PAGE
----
“IO vascular access devices can be used in resuscitation attempts when peripheral venous access isn’t feasible. This example demonstrates the role they can play in saving lives and preserving vital organ function.” Faminu (2014).
Faminu, F. (2014) Intraosseous vascular access: Boning up on the basics. Nursing. 44(8), p.60-64.
Article describes the basics of intraosseous vascular access http://ctt.ec/vbrSb+ @ivteam #ivteam
“Responding to a code, a nurse on the CPR team arrives to find CPR in progress. With two nurses trying unsuccessfully to insert peripheral venous catheters for vascular access, a physician is preparing to insert a central venous catheter (CVC). Before she can do so, however, the resuscitation nurse establishes intraosseous (IO) vascular access and administers the first dose of the prescribed vasopressor. After the next defibrillation, return of spontaneous circulation is achieved, accompanied with a palpable BP. The CVC is never inserted.”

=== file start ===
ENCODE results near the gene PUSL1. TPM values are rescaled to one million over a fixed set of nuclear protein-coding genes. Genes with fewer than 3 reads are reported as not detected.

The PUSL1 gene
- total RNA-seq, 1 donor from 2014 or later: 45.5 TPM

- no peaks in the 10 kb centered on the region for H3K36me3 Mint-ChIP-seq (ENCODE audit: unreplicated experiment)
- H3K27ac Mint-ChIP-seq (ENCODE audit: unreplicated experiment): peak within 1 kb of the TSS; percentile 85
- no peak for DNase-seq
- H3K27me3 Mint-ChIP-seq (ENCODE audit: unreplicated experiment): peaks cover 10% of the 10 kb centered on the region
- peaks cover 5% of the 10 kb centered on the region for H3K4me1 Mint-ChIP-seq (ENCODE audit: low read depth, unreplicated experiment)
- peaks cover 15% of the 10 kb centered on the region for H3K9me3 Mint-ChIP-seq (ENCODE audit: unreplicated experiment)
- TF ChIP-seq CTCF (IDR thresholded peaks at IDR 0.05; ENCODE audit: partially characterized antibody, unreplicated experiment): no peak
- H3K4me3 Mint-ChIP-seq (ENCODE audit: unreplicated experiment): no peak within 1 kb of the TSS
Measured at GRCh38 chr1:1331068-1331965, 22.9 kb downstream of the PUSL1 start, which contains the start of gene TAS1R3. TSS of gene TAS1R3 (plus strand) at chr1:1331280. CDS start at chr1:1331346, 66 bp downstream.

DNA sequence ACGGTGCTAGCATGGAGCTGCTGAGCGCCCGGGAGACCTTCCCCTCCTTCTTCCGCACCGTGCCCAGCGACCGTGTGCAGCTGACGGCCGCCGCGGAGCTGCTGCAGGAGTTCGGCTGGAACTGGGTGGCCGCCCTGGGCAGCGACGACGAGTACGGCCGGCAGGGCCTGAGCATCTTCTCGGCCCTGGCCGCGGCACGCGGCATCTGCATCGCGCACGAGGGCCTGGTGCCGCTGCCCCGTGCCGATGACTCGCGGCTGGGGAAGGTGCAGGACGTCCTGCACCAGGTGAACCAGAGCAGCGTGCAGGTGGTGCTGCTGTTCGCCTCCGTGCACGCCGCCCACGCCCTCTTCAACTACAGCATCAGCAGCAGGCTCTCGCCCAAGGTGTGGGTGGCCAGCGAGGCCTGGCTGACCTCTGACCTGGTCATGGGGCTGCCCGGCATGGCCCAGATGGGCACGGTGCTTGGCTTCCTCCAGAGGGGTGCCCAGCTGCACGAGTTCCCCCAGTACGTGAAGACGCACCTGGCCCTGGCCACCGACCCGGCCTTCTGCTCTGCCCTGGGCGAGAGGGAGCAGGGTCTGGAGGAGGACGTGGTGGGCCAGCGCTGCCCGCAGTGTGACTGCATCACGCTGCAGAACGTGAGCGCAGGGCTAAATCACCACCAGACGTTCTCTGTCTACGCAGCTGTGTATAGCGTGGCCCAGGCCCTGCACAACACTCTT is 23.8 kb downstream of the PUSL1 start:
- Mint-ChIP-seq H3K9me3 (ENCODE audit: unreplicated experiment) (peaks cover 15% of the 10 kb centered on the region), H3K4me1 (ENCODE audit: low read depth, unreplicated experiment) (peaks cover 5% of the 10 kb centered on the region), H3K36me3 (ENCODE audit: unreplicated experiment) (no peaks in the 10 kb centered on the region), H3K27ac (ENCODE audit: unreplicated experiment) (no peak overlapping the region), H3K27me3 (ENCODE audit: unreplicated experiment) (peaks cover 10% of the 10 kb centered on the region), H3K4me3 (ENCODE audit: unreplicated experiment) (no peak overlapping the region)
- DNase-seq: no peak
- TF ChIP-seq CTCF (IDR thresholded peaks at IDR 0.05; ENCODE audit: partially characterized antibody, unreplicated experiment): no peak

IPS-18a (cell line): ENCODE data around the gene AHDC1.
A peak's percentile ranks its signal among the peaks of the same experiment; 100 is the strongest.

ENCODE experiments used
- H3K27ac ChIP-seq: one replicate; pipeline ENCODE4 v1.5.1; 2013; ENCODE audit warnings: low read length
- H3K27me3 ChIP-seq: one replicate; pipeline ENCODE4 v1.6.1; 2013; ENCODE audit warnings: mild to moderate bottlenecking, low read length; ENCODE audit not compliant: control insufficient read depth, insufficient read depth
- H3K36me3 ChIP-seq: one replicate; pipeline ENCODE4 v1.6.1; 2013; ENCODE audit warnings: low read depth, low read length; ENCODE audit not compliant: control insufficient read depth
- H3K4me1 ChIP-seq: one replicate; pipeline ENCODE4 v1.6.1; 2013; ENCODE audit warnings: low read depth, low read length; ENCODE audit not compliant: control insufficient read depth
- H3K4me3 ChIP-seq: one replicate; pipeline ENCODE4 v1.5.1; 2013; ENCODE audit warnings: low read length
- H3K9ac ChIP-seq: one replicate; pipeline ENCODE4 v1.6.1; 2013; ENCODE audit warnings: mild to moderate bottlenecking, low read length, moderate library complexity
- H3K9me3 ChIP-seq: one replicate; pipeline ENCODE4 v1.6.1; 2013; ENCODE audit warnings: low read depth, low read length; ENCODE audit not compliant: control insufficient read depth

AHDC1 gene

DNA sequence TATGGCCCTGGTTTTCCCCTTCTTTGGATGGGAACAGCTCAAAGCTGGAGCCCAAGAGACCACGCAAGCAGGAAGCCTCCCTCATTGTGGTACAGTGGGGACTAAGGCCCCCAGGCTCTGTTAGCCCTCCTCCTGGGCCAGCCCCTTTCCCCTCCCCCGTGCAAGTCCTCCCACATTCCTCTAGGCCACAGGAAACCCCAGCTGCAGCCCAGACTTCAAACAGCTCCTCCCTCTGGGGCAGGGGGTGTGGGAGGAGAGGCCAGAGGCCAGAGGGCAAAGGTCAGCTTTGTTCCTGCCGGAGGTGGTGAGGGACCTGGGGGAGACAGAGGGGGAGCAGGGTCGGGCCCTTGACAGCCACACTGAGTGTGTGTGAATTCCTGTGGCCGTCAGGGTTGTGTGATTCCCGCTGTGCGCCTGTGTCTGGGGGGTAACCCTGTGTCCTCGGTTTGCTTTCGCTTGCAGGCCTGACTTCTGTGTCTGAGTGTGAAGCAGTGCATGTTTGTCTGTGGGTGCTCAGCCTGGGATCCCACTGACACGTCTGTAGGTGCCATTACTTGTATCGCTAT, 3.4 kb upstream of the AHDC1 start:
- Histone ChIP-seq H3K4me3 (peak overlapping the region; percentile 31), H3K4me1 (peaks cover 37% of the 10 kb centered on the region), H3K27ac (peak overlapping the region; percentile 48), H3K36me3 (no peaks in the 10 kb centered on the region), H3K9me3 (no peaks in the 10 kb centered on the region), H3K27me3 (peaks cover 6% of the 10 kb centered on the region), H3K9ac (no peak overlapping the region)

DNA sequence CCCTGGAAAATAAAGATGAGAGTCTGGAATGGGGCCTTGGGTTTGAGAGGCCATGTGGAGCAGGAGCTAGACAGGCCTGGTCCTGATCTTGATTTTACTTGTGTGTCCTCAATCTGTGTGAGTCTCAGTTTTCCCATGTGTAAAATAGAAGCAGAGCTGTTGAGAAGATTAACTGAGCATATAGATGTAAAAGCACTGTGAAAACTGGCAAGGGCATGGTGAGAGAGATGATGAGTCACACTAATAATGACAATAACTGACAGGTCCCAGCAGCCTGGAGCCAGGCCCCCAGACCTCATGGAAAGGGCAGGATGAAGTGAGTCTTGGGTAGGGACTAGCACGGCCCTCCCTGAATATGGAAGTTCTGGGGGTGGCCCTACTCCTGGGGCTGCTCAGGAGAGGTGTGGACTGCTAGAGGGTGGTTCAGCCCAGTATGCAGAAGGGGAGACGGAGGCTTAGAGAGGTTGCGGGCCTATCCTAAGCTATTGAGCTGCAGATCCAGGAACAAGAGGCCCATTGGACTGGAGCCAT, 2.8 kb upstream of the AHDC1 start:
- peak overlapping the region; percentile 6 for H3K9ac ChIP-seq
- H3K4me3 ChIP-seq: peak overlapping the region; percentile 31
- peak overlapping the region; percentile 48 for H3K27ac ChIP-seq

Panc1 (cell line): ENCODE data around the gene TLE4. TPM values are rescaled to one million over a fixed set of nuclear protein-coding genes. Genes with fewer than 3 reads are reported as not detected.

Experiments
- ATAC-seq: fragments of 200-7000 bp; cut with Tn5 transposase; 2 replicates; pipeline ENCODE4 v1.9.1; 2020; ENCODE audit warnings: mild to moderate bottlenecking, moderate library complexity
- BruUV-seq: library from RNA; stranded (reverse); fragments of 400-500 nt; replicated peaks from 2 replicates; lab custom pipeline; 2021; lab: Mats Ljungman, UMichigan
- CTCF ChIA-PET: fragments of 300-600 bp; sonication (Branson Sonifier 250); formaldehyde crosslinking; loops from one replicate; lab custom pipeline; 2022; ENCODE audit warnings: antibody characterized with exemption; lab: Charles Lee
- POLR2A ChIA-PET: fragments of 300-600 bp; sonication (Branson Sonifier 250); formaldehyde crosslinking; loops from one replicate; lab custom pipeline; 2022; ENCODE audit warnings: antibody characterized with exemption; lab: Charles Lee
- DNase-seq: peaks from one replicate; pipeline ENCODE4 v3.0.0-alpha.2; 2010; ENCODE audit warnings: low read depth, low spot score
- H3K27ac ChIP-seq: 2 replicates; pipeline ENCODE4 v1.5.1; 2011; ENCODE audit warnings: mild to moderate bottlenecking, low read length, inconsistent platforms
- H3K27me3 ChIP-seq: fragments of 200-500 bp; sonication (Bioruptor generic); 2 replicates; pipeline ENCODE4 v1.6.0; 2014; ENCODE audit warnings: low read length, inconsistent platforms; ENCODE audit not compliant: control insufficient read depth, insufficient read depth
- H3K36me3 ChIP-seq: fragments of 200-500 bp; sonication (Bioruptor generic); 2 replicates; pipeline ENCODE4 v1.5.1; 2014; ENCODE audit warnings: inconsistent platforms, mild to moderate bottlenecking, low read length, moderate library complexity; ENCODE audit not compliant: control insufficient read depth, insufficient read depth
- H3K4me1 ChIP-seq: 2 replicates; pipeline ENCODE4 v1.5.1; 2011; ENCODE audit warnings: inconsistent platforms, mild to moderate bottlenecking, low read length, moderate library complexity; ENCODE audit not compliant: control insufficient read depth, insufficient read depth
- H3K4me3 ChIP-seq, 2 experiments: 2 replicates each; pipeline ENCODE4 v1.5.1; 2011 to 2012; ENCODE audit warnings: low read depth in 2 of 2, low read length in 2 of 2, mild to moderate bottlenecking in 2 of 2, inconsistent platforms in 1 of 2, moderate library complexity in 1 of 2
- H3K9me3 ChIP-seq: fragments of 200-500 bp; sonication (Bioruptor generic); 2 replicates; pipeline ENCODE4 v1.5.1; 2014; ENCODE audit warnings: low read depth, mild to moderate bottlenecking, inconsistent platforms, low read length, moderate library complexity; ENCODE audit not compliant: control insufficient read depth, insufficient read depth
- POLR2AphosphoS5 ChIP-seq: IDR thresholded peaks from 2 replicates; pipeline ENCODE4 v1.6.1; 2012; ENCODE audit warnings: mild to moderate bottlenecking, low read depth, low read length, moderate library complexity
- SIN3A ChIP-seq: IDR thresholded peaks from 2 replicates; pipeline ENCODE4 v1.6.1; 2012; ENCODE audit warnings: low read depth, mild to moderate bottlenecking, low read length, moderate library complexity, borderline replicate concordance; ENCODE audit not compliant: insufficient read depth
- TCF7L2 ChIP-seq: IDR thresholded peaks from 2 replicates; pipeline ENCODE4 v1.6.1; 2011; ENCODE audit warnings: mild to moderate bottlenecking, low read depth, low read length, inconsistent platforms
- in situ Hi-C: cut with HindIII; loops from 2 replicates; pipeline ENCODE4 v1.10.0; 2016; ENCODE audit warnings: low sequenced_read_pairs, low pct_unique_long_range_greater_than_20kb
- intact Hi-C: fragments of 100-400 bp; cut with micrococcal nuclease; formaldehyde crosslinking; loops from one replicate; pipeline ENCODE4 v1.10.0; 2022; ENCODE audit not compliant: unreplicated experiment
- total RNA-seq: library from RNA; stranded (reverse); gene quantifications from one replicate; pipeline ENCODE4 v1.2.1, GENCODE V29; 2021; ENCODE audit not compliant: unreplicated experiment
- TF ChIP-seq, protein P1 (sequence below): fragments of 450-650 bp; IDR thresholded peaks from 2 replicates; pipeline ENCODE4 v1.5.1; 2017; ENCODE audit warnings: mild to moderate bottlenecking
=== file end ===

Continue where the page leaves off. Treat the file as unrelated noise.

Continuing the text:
Other intravenous and vascular access resources that may be of interest (External links – IVTEAM has no responsibility for content).
- Guide for intravenous chemotherapy and associated vascular access devices from Macmillan.
- CancerUK IV chemotherapy information.